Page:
I turned 26 yesterday on what has to be the most depressing birthday of my life. It's not that I am obsessed with birthdays or that I want every person on the planet to remember me on Makar Sankranti (an Indian festival which falls with unwavering precision on January 14 every year).
But... I am human and unlike Robinson Crusoe who could get by with Man Friday, I have made it my life's mission to hunt for a very rare and endangered species -
Wanted: People who remember my birthday and wish me.
This category does not include my parents and brother, who I honestly admit forced a very tired and reluctant yours truly to stay up late on Friday the 13th so that the family could gulp down plum cake at midnight.
On D-day, I got up really early (5.30 am - Ouch!) to go to office which is more than an hour's bus ride away. It being Makar Sankranti, there were plenty of stories in our files to remind me (and fellow colleagues) of my birthday.
Unfortunately, the stories did not work and despite several hints, my colleagues remained blissfully unaware of the importance of the occasion.
In the meantime, I received several calls from friends and acquaintances and people I had forgotten - all wishing me Happy Birthday but it didn't have any effect on my steadfast colleagues who have put up with my presence for almost two years.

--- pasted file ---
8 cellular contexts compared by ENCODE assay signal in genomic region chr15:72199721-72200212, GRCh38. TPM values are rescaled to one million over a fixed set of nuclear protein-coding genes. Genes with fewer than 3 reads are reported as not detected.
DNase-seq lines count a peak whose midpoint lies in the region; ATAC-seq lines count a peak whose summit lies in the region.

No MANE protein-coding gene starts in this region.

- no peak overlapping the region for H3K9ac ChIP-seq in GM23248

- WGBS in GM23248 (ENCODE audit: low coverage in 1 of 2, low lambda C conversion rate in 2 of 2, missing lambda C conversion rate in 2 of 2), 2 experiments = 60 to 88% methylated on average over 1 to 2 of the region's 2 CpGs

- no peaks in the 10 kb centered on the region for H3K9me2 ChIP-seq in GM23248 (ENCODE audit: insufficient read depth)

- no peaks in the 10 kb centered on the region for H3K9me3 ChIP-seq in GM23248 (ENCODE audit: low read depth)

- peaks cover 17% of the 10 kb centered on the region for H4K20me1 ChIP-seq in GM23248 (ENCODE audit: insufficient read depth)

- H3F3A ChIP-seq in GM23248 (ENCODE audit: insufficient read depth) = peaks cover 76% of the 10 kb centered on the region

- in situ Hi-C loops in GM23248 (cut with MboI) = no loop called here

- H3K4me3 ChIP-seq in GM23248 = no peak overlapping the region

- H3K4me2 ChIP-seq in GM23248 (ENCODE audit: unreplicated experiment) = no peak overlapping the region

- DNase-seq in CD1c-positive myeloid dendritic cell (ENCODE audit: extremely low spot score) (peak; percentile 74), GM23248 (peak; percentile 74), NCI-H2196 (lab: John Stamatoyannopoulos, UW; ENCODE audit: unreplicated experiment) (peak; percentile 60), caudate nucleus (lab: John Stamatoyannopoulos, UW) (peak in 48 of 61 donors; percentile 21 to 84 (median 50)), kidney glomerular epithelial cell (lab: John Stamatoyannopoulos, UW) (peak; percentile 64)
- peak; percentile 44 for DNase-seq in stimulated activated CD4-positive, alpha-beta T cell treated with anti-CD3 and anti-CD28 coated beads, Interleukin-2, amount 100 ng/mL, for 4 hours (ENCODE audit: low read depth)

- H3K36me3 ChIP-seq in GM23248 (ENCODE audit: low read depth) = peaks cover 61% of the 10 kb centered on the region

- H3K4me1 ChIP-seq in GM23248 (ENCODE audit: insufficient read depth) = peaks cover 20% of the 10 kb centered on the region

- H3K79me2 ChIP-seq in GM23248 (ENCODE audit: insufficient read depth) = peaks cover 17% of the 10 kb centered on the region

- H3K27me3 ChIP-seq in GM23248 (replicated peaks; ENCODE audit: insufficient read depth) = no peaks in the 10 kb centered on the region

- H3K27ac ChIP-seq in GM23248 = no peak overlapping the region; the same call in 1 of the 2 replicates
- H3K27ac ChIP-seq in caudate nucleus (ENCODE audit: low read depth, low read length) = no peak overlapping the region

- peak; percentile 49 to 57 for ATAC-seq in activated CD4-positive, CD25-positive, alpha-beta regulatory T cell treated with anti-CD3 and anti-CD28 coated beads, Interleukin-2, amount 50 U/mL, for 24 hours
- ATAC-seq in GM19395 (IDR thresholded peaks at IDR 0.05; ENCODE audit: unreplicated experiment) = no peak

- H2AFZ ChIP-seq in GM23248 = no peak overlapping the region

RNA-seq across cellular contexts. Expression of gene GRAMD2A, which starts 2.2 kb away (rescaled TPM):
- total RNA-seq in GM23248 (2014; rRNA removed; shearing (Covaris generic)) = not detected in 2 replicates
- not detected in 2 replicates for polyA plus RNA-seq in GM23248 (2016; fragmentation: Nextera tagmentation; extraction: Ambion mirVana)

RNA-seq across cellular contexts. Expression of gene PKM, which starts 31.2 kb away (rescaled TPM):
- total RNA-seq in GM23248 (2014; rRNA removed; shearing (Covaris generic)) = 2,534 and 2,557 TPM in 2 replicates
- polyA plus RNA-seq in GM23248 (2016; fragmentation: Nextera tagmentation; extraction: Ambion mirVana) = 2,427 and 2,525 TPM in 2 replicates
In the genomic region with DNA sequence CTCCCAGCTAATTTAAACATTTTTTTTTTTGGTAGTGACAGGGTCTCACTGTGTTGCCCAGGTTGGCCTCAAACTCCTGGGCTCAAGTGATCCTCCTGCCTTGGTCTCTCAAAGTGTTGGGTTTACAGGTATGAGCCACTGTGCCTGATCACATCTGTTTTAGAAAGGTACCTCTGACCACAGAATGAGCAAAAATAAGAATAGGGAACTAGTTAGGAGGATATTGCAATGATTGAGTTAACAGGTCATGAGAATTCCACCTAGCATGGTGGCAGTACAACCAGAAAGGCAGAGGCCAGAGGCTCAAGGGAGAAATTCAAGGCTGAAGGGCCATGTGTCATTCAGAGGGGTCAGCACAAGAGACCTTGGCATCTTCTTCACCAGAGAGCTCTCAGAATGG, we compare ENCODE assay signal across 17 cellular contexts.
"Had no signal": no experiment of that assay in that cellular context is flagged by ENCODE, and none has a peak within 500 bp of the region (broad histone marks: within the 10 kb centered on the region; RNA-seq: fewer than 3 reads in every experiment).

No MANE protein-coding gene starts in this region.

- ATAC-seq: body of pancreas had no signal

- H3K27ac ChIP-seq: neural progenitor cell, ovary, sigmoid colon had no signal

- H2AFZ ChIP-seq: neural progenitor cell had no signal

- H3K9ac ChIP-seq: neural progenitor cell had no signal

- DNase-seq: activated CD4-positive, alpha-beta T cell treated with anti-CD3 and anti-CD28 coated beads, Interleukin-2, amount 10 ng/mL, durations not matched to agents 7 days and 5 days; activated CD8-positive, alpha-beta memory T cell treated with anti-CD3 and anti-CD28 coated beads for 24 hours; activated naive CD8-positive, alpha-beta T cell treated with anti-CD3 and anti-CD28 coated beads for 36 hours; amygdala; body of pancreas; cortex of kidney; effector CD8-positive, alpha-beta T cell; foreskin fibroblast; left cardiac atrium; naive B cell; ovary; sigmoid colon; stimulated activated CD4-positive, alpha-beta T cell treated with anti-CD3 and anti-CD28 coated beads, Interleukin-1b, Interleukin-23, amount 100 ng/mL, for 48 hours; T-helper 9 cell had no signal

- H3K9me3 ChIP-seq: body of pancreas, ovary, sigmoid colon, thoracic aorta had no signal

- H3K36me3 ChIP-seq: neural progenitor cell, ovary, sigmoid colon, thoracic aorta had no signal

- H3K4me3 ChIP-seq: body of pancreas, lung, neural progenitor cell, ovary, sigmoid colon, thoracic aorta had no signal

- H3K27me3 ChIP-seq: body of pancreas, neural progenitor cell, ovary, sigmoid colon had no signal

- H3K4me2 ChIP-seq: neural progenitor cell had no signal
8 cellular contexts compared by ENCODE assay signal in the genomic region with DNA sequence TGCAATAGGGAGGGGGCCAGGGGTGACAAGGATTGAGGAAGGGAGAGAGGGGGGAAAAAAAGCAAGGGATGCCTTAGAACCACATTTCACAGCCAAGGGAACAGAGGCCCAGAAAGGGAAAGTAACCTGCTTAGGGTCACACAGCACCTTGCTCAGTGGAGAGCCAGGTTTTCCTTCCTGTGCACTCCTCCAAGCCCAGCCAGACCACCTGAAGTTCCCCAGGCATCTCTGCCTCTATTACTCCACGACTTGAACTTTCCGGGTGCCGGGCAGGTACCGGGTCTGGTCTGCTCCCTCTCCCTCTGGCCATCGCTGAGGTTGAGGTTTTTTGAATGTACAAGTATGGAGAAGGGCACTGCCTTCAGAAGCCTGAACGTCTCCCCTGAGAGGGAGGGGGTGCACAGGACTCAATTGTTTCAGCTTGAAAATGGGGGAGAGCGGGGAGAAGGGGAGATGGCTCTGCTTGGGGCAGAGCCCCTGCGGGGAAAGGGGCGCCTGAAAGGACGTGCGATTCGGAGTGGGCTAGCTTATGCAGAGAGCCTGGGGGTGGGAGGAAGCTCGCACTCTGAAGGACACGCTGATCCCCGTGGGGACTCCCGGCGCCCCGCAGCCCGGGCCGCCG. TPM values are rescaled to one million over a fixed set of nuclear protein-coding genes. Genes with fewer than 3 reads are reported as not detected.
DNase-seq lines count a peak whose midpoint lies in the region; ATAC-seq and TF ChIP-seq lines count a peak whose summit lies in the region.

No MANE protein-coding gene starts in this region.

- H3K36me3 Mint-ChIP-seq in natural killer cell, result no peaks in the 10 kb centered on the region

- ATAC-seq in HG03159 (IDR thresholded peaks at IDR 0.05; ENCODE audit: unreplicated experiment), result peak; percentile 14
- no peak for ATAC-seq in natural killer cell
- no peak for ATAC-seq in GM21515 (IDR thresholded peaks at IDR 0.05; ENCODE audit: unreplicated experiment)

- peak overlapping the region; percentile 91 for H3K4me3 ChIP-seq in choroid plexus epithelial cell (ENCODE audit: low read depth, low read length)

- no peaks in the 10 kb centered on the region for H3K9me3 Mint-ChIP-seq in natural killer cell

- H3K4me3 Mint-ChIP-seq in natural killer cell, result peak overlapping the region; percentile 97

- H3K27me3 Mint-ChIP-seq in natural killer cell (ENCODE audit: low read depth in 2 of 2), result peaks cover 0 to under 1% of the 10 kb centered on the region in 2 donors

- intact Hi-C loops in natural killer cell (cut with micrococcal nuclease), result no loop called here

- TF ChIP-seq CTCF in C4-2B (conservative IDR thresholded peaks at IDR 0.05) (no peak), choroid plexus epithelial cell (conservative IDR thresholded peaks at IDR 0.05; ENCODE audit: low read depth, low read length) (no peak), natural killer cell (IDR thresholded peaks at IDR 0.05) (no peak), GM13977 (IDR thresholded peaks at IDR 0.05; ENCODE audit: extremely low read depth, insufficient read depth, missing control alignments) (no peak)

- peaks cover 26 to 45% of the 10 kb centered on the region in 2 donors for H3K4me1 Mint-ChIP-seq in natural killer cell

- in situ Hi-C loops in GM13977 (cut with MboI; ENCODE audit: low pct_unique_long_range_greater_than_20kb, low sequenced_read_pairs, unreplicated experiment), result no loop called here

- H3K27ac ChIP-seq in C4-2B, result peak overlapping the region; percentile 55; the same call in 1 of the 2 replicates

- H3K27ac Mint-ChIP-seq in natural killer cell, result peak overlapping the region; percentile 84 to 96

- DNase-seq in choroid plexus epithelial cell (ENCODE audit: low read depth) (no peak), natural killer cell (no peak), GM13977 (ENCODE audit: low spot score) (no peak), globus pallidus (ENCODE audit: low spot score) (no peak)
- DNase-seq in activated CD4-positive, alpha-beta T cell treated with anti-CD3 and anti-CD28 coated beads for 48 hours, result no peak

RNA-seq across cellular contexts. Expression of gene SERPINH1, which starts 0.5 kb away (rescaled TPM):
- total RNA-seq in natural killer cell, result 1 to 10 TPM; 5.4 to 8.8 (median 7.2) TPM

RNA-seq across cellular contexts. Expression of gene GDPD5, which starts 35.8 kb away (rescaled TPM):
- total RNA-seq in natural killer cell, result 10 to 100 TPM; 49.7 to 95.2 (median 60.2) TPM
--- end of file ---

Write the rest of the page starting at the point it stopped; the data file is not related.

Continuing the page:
Just when I was about to give up and mimic something on the lines of 'It's a dunderhead's world,' Friendly Ghost walks up and wishes me.
FG: Happy Birthday
Toe Knee: Sssssh! (look around to see if anyone is listening but unfortunately nobody heard it). Thank You.
The Ghost was sworn to secrecy. "Do not betray me and my birthday."
My shift over, I rush over to the Magazine Desk where I have to submit a story. Here too, history repeats itself and no one bothers about the birthday boy. I skip lunch because I have a deadline to meet.
I leave the office, tired and exhausted at six in the evening. I soon get a bus only to find myself caught in a traffic jam. (Groan!)
I reach home at eight pm to find it locked. My wonderful parents had decamped somewhere. What could I do? I sink into the couch and watch the second half of 'The Day After Tomorrow.' (Crummy movie)
Even recounting this has become tedious now and I can sense the predicament of readers who are waiting for the end of this sob story. Sigh!
My parents arrive at ten. There's no nice dinner in the microwave. No sizzling takeaways in their hands. The solution - leftover sabzi from the refrigerator and Harvest Gold bread. This meagre dinner over (I now totally empathise with the Israelites who wandered around in the desert for 40 years) I curl up in bed and drift off to sleep. Life is miserable.
For all those moved to tears by the plight of this great journalist, there's a moral in the story. January 14, 2007 is not too far away - Get ready to wish me next year.
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